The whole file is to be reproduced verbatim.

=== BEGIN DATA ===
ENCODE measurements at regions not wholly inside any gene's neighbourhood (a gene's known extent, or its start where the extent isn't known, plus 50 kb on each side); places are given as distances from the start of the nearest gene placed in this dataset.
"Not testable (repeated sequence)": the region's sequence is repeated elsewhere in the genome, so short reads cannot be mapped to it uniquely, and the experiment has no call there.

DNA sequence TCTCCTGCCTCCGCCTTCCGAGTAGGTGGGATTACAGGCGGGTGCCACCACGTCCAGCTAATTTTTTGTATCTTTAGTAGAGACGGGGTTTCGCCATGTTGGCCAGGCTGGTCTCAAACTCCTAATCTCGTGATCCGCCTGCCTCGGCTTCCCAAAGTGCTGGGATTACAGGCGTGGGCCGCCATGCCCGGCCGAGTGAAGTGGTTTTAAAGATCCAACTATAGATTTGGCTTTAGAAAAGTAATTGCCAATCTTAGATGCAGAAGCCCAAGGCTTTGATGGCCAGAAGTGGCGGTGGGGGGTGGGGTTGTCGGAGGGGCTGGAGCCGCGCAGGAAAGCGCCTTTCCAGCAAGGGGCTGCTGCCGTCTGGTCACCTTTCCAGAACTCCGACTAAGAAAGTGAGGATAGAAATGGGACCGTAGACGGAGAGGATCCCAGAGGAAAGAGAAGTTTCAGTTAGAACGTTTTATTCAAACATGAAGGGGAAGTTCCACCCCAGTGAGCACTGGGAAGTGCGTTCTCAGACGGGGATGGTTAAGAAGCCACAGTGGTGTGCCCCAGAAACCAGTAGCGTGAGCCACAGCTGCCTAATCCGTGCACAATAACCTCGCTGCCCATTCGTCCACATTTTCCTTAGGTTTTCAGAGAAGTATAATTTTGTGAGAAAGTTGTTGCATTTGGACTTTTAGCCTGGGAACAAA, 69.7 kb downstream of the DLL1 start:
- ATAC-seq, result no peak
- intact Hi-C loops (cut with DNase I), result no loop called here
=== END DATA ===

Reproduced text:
ENCODE measurements at regions not wholly inside any gene's neighbourhood (a gene's known extent, or its start where the extent isn't known, plus 50 kb on each side); places are given as distances from the start of the nearest gene placed in this dataset.
"Not testable (repeated sequence)": the region's sequence is repeated elsewhere in the genome, so short reads cannot be mapped to it uniquely, and the experiment has no call there.

DNA sequence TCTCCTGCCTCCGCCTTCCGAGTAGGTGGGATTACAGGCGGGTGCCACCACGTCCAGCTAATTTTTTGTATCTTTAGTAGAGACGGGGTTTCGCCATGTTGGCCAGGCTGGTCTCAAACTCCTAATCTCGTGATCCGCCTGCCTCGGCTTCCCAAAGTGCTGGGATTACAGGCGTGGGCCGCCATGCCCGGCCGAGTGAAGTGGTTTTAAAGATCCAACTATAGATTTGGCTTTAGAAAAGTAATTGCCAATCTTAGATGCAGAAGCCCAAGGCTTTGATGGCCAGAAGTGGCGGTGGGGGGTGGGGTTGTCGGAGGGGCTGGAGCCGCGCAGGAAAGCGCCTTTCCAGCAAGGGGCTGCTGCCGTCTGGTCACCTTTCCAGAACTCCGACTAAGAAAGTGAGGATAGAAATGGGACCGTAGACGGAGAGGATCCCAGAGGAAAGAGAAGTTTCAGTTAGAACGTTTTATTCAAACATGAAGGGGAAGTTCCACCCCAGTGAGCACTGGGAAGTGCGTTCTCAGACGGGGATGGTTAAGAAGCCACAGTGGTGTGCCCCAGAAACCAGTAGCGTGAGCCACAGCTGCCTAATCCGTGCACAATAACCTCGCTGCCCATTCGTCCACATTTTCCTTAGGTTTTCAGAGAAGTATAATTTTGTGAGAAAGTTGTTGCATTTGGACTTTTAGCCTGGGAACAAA, 69.7 kb downstream of the DLL1 start:
- ATAC-seq, result no peak
- intact Hi-C loops (cut with DNase I), result no loop called here